The scandal served as a reminder of how harshly our culture treats women who dare to stray from conventional romantic story lines. Our books and movies and magazines and music all tell women that finding a man who will love you forever is the be-all and end-all of personal achievement, and that you’d have to be a contemptible, selfish witch to screw it up. Stewart is 22 years old, yet people–not just Twihards, but the profusion of moral arbitrators who weighed in on her affair on websites and talk shows–seemed to expect her to stay with Pattinson forever, endlessly faithful, and grateful, and pure.
Stewart’s back together with Pattinson now, not that their reunion has done much to redeem her in the public eye. “It’s not a terrible thing if you’re either loved or hated,” she told Newsweek earlier this week. “But honestly, I don’t care ’cause it doesn’t keep me from doing my shit. And I apologize to everyone for making them so angry. It was not my intention.”
I keep thinking about those words. Stewart says she doesn’t care what people think of her, and that she won’t let being “the most vilified–and highly paid–actress in all the land” prevent her doing what she wants. Yet she also feels compelled to say that she’s sorry she made people angry, which just goes to show how effective the internet’s vigilante shame army can be. Stewart’s love life is not about us. But we insist on making it be, because she is a high-profile actress in a puritanical culture that jumps at the chance to condemn any woman who strays off the straight-and-narrow path. Shaming her shows all the other women out there precisely what they are not supposed to do. It is a very, very long list.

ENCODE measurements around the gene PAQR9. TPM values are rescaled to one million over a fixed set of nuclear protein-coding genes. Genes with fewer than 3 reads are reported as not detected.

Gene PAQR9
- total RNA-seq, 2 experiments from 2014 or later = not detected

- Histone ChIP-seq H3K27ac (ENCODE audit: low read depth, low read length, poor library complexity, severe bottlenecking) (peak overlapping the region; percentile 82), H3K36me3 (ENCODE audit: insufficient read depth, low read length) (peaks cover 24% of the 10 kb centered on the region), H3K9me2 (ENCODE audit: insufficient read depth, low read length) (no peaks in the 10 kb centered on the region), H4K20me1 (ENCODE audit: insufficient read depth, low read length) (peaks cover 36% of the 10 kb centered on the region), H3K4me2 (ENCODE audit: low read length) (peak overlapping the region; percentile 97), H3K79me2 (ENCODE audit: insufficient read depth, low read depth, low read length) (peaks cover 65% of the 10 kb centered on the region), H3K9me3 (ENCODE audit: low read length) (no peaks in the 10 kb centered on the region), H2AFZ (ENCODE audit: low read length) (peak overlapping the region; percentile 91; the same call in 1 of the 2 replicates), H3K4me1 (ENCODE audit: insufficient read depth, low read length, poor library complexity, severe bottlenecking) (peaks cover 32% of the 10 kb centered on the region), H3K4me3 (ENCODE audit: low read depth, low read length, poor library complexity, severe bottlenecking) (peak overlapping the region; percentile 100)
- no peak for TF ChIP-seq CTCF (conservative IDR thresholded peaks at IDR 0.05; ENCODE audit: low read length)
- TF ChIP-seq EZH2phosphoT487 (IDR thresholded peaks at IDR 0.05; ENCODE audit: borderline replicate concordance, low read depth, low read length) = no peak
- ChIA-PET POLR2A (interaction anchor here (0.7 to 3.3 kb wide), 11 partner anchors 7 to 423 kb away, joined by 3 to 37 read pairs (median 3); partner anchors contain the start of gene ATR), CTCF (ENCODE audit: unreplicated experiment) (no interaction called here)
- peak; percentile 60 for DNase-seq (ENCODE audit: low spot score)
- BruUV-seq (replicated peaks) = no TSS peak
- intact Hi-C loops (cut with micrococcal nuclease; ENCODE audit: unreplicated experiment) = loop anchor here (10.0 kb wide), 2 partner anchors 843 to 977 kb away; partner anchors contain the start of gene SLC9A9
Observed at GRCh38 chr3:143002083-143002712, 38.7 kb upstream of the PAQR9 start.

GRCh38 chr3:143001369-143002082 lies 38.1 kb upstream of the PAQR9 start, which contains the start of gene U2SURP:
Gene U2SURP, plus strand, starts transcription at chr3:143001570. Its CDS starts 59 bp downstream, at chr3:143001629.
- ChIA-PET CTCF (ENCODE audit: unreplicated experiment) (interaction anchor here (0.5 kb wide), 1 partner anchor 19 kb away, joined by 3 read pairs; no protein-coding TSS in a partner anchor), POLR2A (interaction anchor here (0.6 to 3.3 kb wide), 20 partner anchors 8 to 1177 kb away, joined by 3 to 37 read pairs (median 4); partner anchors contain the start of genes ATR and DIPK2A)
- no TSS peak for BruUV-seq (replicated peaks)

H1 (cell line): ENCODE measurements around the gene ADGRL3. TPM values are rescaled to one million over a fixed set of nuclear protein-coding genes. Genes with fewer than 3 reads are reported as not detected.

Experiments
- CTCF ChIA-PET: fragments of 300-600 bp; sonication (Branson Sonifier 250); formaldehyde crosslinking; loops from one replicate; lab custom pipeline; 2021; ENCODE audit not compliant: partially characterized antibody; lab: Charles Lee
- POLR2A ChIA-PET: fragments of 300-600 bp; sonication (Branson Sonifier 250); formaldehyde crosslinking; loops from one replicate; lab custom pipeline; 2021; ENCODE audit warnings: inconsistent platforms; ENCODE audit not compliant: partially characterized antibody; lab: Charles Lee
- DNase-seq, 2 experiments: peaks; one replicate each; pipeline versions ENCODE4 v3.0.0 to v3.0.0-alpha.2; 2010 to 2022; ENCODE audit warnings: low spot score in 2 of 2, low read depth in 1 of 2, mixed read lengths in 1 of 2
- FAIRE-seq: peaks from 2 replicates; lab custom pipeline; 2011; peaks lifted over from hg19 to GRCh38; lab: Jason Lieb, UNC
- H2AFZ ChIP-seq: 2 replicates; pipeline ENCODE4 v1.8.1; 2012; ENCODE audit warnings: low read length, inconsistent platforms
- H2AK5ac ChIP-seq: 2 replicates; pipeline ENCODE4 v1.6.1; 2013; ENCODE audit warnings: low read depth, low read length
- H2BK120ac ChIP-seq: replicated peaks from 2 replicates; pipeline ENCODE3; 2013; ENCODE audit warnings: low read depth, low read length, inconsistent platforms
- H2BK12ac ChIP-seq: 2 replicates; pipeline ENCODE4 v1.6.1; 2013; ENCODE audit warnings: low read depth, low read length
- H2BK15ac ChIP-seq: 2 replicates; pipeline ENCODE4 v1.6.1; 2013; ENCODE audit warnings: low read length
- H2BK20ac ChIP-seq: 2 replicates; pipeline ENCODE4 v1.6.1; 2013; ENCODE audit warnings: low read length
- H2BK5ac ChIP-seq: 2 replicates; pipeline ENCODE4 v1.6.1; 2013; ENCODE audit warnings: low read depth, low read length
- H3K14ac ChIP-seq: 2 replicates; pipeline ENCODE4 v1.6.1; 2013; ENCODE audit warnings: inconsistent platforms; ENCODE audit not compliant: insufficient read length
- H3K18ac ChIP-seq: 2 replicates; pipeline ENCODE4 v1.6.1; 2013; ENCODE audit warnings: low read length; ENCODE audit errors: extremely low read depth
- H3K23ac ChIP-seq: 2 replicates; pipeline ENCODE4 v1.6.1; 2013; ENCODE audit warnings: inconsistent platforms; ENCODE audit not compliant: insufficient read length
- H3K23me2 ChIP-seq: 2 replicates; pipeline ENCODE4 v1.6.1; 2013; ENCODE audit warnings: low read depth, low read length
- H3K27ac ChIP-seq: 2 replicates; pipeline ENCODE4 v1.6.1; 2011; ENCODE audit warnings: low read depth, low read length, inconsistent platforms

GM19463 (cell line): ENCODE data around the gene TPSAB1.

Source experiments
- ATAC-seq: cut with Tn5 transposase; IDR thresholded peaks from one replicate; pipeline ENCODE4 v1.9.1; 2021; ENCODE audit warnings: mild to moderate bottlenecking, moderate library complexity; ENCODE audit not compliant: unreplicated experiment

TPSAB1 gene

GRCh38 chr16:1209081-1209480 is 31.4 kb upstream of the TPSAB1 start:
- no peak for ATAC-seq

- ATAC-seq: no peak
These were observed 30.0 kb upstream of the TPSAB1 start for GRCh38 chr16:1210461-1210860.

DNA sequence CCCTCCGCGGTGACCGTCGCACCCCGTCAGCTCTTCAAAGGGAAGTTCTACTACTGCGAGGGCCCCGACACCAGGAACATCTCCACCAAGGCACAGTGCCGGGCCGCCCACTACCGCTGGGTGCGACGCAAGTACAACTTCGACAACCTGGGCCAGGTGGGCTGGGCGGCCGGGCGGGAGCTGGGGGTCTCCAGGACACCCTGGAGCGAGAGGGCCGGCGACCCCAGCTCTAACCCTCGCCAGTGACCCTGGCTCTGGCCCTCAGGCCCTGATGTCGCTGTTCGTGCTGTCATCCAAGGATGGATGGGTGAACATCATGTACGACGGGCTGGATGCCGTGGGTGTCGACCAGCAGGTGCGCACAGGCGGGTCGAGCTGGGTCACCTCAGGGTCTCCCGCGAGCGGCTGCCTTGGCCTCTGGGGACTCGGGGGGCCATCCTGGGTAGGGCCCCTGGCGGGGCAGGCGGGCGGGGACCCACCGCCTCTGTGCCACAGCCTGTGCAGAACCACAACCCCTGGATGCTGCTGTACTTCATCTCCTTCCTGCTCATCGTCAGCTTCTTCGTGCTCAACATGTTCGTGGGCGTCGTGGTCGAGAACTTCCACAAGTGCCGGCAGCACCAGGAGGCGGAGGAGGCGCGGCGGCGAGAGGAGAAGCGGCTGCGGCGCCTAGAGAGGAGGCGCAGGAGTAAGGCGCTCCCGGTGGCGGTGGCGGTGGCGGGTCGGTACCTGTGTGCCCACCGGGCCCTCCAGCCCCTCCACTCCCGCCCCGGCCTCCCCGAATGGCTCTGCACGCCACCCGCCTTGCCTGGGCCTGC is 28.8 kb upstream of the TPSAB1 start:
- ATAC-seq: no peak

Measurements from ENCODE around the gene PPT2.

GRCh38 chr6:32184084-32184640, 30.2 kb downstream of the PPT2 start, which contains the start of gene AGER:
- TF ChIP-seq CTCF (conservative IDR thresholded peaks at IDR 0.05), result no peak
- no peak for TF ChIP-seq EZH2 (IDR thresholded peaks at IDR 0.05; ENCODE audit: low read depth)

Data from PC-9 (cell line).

Last weekend I saw the new version of Anna Karenina, starring another often-maligned actress, Keira Knightley. I’d read the book in high school, and I remembered being wholly on Anna’s side back then. But I didn’t remember being so furious on her behalf. When Anna throws finally herself on the tracks, you’re supposed to feel the weight of her tragedy, but I was too angry to be sad. I couldn’t make up my mind what I hated more: Karenin’s cold-fish piety, or the way that Vronsky seduces and then emotionally abandons Anna with careless self-absorption. Once you’ve see him urging on that devoted and faltering race horse, then beat it when it’s broken its back, you know exactly what kind of man he is. I hated the society women too, hypocrites who carry on affairs themselves and then snub Anna when the only difference between them is that she won’t hide her infidelity.
The only person I didn’t hate, besides Anna, was the princess played by Michelle Dockery. “Anna is the best of us,” she declares at the beginning of the movie. She’s the only one authentic enough to sit by her friend’s side at the opera without fear of how the association will impact her own reputation. But even that is nothing compared to Anna’s courage, sitting in the theater box under hundreds of judging eyes with nothing but a fan to shield her. Her curls are piled into a hairstyle a hundred years out of date, and her off-the-shoulder dress must weigh at least half what she does. She looked awfully modern to me.